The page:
Journalists unhappy with Ghana debt management schemes
They also said successive governments have failed to cut down public expenditure, conduct proper monitoring and evaluation on projects to eliminate procurement breaches and dealt with government officials found culpable of financial abuses.
The journalists expressed these sentiments at a media town hall meeting organized by the Africa Centre for Energy Policy (ACEP) on the need for a debt sustainability plan to save the country the growing debt of over GH¢575 billion.
Mr. Akwasi Anim, Citi News correspondent queried why successive governments continue to organize huge ceremonies even on sod cutting for roads and other projects, asking “can’t these projects be awarded and inaugurated without the flamboyance associated with them?”.
Though the participants agreed that government needed such bonds and loans for development, they also argued that the debt level should be tolerable hinging on sound economic policies, need for other revenues potentials and proper management of the debts are save for the future of the country.
Awo Efua Assifuah a journalist, also encouraged leadership; the government and state institutions to be more disciplined and committed to judiciously use of state resources for the betterment of the country.
Mr. Clement Boye, of Ghanaian Times Newspaper intimated the need for successive governments to be committed in paying the accrued debts rather than only servicing the interest and allowing the capital to swell.
He called for strong monitoring systems, transparency and strict enforcement of the laws of the country to serve as deterrent to other unpatriotic citizens.
Dr. Charles Gyamfi Ofori, Policy Lead at the African Centre for Energy Policy, who led the discussions noted how critical it had become to address the governance inefficiencies as well as other drivers of public debt.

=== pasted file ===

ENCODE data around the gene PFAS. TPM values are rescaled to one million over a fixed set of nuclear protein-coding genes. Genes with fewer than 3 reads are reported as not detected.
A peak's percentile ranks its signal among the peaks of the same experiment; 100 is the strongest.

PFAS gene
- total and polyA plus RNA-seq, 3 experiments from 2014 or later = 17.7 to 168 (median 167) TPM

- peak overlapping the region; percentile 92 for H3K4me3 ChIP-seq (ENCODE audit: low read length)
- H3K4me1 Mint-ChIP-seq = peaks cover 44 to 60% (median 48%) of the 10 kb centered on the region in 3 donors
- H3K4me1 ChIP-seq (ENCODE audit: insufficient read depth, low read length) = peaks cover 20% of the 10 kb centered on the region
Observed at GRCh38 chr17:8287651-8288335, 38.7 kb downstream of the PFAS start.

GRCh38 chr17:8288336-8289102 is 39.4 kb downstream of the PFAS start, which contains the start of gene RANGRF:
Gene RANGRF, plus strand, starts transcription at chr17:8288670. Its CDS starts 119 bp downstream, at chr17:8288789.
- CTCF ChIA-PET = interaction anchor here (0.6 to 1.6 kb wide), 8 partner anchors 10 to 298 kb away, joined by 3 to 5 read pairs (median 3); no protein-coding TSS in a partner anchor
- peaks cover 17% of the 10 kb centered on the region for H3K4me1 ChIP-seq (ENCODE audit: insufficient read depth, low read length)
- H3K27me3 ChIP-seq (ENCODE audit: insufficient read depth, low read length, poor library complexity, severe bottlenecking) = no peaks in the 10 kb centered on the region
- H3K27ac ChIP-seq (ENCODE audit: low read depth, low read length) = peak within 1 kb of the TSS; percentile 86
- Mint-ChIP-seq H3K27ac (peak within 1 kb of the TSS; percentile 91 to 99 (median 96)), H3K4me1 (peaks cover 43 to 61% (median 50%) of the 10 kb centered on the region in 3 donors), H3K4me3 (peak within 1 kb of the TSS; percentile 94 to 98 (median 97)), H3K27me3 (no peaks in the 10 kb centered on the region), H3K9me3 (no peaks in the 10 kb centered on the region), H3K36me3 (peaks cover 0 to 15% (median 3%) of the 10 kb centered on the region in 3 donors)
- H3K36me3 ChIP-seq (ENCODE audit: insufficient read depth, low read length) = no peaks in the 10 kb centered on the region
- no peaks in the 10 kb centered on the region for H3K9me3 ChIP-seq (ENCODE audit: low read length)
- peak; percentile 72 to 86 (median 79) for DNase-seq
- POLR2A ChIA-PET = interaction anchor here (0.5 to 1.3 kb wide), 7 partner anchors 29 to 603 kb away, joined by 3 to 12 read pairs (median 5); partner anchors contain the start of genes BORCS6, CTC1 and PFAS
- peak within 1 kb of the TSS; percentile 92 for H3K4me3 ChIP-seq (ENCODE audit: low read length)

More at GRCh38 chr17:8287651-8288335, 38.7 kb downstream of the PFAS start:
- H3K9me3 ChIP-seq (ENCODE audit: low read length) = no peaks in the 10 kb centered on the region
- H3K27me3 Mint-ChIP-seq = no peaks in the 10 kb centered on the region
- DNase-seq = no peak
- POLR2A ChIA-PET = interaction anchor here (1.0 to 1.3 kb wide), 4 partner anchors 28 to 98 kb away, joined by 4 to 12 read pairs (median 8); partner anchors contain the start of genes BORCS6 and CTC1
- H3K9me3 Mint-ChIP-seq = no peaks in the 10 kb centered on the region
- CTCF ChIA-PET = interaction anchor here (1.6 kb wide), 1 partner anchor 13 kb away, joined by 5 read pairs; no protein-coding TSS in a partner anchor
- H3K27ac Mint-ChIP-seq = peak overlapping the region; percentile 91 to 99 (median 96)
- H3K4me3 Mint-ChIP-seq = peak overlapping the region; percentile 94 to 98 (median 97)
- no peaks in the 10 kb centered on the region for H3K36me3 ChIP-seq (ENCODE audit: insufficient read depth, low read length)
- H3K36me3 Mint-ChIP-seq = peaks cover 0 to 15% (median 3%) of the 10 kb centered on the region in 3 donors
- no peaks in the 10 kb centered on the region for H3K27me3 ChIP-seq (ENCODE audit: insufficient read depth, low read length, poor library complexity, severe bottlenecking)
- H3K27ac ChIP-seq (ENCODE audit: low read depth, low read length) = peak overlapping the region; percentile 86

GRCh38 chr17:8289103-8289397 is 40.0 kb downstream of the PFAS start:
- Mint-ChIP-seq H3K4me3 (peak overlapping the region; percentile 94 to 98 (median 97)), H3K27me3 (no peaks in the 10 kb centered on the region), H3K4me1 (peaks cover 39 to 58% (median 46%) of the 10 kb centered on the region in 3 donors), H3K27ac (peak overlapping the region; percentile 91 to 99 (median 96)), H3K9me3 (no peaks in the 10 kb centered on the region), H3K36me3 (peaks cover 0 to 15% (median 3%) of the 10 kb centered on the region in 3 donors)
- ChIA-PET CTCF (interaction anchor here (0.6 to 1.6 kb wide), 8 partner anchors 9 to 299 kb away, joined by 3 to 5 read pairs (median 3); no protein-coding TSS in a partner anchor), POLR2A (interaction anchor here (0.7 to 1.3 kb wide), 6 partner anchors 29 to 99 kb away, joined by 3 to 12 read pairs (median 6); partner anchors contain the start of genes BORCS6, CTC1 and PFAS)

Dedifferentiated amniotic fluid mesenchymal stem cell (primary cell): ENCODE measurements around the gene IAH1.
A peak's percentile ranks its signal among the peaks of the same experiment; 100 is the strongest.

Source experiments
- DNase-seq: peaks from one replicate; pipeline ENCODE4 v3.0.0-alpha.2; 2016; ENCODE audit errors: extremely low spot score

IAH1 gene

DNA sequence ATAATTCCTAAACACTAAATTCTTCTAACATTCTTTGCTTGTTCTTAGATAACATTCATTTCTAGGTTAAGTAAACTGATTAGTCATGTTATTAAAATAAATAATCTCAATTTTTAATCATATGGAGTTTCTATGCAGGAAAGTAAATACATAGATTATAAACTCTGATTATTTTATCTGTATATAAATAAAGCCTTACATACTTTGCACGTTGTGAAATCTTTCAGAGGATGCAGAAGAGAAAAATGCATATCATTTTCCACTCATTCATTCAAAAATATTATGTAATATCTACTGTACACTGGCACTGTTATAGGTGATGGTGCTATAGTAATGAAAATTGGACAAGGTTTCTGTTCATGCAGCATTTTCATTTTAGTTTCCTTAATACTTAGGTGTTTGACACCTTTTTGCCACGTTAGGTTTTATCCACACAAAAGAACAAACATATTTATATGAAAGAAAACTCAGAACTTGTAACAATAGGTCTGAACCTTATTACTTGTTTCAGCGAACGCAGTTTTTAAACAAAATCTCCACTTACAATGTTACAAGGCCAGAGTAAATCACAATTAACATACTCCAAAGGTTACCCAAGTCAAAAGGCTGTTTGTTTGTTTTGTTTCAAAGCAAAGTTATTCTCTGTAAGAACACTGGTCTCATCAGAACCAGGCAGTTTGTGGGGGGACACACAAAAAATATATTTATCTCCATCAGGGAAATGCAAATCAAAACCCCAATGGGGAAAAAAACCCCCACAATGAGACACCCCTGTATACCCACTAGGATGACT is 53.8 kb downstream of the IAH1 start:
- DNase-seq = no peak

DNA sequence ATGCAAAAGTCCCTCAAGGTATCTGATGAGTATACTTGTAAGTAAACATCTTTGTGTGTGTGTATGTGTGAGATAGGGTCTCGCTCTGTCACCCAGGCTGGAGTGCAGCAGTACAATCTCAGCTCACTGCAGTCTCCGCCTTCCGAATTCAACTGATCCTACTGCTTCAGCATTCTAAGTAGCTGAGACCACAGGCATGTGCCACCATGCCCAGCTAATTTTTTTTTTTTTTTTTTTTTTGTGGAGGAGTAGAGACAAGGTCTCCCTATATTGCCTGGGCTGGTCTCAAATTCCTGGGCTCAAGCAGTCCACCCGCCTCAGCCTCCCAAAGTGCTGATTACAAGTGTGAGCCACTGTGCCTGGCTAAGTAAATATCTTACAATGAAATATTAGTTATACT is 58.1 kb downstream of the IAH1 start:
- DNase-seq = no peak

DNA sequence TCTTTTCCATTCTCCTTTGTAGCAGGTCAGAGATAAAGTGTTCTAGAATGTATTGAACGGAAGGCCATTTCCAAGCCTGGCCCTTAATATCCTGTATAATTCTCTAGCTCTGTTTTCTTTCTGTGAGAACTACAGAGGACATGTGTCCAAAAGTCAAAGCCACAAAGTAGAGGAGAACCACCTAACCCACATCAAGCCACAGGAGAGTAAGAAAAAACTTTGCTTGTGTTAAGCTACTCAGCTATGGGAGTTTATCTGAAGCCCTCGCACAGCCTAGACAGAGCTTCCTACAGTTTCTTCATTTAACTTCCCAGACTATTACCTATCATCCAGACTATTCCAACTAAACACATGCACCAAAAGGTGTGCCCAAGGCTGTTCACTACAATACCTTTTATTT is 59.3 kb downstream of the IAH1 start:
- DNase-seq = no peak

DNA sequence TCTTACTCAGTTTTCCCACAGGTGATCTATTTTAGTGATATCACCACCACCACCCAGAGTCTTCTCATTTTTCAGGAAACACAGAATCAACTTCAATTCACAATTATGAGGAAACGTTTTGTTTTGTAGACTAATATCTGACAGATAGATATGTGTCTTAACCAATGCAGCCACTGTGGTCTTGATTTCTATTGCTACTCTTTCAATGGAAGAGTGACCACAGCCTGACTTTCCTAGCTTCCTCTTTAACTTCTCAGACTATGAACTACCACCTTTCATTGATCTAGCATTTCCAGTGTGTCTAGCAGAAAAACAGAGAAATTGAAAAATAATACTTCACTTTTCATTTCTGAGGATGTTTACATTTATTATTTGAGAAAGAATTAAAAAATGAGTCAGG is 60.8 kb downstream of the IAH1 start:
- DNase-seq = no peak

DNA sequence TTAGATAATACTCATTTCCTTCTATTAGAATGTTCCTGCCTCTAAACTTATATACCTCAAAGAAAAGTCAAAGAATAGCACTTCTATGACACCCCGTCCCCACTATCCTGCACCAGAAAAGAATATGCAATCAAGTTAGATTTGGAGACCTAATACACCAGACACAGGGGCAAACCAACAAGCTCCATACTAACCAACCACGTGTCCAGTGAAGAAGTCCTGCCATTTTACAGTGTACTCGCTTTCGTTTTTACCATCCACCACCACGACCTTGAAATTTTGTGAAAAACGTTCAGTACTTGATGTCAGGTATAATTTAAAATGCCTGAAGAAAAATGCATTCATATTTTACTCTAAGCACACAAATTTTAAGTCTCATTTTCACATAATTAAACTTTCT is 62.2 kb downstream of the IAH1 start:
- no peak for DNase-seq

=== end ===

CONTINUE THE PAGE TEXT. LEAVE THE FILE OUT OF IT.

ACEP, he said, conducted a study that identified and analyzed the primary drivers of Ghana’s debt and proposed long-term solutions aimed at preventing a repetitive cycle of relying on IMF assistance.
He said the engagement sought to increase media, and by extension, public, understanding of the primary causes of Ghana’s current debt and the required fiscal measures necessary to engender long-term debt sustainability.
Dr. Ofori said over the years, Ghana had had to borrow for various purposes such as project finance, budgetary support, or facilitating lending to State-Owned Enterprises (SOEs) and the private sector.
He said, in recent years, Ghana had witnessed a steady rise in its public debt adding, “As of November 2022, the total public debt of Ghana stood at GH¢575 billion, comprising GH¢382.7 billion in external debt and GH¢193.1 billion in domestic debt.
The increasing public debt has resulted in substantial interest payments, which have consumed a significant portion of Ghana’s domestic revenues.
By September 2022, interest payments constituted around 49 per cent of the total domestic revenue, marking a rise from 34 per cent in 2017.
This, combined with employee compensation which accounted for 94 percent of the revenue posed challenges for the country in financing development projects or repaying its debt.
“This is why expected demand-side accountability is expected to enforce fiscal prudence in the management of the IMF funds,” the Policy Lead added.